During the summer Karl Wolf is often on the road. And 2016 is no different, says the Toronto-based singer-songwriter/producer/recording artist, admitting he’s had very little sleep. Not surprisingly, he’s keeping very busy, which seems a perpetual and normal state for Wolf.

Always prolific and driven, Wolf began his career as a songwriter and producer before stepping into the limelight in the early 2000s as lead singer for the pop band Sky. With Sky’s Antoine Sicotte, he collaborated on Quebec’s hugely successful Star Acade?mie reality TV show and two subsequent albums, Star Acade?mie I and II, the first of which went five-times-platinum in Canada. Since then, he’s won multiple SOCAN Awards, including two for his international hit version of Toto’s “Africa,” from his 2008 album, Bite the Bullet.

The success of “Africa” propelled his career to new heights. In all he’s released six solo albums prior to his latest EP, The Export Vol. 1 – the first of three EPs scheduled for release on B.C.-based indie label Cordova Bay Records. And among the markets that have embraced him are all of those he’s called home; Canada, obviously, but also his birthplace of Lebanon, and Dubai in the UAE, to which his family fled in the 1980s to escape Lebanon’s brutal civil war, and where he lived until emigrating to Montreal in 1995.

Currently Wolf is riding high on the success of his co-write (with Jenson Vaughan), of OMI’s international hit, “Hula Hoop,” but that’s no reason to take a break. Instead Wolf has thrown himself into the creation of The Export, writing roughly 40 songs over the course of late 2015 and 2016 to draw from for the EP.

“I feel it’s important to show my cultural heritage in my music.”

The result is a record that, while focused on Wolf’s desire to express a positive worldview, also reveals much about him as an artist and individual. “I wanted a little bit of a journey, a story, for the EP, and really these six songs are an expression of my story,” Wolf says.

The songs that make up The Export Vol. 1 tread the line between emotional tracks that offer candid glimpses into Wolf’s life and history, and all-out party tracks; songs he collaborated on with his producer, Mastertrak, as well as others, including Brandon Unis, Kardinal Offishall and Jenson Vaughan.

The blend of tracks, Wolf says, is a testament to what he believes people need to hear; a mix of tunes intended to lift listeners’ spirits, while providing fans with insights into his own life.

Nowhere is that clearer than on the album’s title track, “The Export,” a tune Wolf says reflects his life’s journey from Lebanon, to Dubai, to Montreal and, ultimately, to Toronto. It underlines the fact that he feels he doesn’t necessarily belong in one place, but in many.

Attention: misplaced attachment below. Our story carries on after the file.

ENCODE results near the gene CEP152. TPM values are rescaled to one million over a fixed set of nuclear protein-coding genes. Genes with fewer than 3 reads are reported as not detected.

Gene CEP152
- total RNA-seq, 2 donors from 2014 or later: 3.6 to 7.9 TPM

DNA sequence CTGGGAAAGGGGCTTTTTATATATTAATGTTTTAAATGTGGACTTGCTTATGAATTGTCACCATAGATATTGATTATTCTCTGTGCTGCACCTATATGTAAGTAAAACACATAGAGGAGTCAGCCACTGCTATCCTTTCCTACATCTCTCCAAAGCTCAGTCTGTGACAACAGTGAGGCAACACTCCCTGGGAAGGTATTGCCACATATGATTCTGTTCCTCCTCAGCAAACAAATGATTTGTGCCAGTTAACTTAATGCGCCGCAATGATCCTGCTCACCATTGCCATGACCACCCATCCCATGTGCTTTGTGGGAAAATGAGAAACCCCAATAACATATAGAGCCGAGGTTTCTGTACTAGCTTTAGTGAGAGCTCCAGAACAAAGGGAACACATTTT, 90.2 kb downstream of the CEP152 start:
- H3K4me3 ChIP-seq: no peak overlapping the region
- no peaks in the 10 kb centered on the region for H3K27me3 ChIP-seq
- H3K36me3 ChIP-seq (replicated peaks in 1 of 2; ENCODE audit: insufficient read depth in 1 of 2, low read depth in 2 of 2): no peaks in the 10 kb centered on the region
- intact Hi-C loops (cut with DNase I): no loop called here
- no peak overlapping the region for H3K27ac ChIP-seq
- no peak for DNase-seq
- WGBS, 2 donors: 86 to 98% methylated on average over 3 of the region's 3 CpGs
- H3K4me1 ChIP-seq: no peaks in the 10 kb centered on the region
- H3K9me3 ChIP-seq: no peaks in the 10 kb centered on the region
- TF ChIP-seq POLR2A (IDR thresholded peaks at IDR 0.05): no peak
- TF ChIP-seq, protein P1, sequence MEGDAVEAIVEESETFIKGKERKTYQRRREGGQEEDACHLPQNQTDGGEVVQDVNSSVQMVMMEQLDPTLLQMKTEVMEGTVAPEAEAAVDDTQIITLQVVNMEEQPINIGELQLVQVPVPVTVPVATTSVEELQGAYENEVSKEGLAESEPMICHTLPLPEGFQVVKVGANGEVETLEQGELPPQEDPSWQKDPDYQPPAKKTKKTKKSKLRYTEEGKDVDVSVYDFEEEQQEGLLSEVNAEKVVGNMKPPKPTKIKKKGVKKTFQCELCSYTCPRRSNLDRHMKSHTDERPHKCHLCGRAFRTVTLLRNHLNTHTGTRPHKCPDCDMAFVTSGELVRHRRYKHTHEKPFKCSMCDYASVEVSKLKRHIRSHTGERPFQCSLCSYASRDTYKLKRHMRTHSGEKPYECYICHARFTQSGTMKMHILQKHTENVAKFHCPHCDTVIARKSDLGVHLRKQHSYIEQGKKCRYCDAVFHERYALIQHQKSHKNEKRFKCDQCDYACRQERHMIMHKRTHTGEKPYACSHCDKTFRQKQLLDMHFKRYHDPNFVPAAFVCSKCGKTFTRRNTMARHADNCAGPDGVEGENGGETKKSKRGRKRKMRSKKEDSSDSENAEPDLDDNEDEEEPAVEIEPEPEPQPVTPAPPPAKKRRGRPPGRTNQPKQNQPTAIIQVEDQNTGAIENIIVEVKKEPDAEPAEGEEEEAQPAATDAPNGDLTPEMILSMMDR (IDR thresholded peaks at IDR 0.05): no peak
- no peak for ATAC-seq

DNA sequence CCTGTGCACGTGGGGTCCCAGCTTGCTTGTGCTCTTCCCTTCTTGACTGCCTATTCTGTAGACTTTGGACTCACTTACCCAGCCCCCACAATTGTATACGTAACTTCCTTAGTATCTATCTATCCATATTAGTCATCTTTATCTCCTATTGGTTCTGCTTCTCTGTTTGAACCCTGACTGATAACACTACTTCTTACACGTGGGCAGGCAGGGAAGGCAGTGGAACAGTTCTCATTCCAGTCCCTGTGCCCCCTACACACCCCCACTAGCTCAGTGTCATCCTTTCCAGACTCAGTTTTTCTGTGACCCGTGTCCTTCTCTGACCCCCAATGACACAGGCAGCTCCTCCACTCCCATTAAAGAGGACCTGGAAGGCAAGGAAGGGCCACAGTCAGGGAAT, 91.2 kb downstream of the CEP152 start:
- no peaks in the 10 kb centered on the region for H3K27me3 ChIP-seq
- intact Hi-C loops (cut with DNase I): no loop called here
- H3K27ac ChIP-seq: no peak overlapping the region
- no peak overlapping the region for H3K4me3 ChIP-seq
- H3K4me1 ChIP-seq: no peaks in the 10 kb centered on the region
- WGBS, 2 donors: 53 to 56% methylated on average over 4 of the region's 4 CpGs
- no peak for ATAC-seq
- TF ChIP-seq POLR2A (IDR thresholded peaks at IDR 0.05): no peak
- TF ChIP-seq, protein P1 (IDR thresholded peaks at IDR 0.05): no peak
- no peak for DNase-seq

On The Export Vol. 1, Wolf blends Middle Eastern and Western musical influences in a way that’s calculated, but subtle. “That’s crucial for me,” he says. “I feel it’s important to show my cultural heritage in my music. It grounds me, but there’s definitely a balance; it’s really East meets West… It has its own sound.”

Beyond that, the recording displays Wolf’s desire to move forward, both professionally and personally. The first single, “Amateur at Love,” being a case in point, a tune he considers one of the most genuine he’s ever written, and in which he admits he may have a bit of an issue committing to one person.

He’s included two versions of the song on the record, both the original single and a re-mix featuring Kardinal Offishall. “The re-mix I did at the same time and I put both out there because my gut feeling was we need to have something a little lighter,” he says.  Both tracks speak to listeners, but in different ways, something Wolf values. He realizes that by altering a song, it can provide similar emotional weight while offering a different kind of vibe for listeners to identify with. As for the re-mix, Wolf says, “It’s catching fire in Canada and on Spotify… We’ve got over 11,000 plays a day.”

Again, it being summer and Wolf being on tour, he’s letting loose, having fun with friends, and so the greater questions seem less important, for the moment. “Now it’s time to just be happy and push some good vibes out there,” Wolf says.

But, that said, his personal experiences have always informed his songwriting. Given his early life was characterized by war and displacement, and the fact that with so much darkness in the world, people now seem to need a lift, he’s currently aiming at putting songs out that will make people happy, make them move and hopefully help them to forget their problems for a time. “I want to be one of those artists that spreads the light,” he says.